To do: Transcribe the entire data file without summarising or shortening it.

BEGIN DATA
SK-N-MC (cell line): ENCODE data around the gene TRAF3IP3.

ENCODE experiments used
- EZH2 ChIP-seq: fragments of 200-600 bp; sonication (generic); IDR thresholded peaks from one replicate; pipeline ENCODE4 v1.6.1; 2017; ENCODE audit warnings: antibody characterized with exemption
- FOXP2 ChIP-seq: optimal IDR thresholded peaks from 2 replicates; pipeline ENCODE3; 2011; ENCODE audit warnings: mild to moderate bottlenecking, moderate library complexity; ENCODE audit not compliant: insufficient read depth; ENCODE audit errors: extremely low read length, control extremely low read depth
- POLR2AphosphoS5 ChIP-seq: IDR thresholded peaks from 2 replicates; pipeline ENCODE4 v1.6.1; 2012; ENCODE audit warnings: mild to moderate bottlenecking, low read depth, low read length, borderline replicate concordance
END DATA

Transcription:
SK-N-MC (cell line): ENCODE data around the gene TRAF3IP3.

ENCODE experiments used
- EZH2 ChIP-seq: fragments of 200-600 bp; sonication (generic); IDR thresholded peaks from one replicate; pipeline ENCODE4 v1.6.1; 2017; ENCODE audit warnings: antibody characterized with exemption
- FOXP2 ChIP-seq: optimal IDR thresholded peaks from 2 replicates; pipeline ENCODE3; 2011; ENCODE audit warnings: mild to moderate bottlenecking, moderate library complexity; ENCODE audit not compliant: insufficient read depth; ENCODE audit errors: extremely low read length, control extremely low read depth
- POLR2AphosphoS5 ChIP-seq: IDR thresholded peaks from 2 replicates; pipeline ENCODE4 v1.6.1; 2012; ENCODE audit warnings: mild to moderate bottlenecking, low read depth, low read length, borderline replicate concordance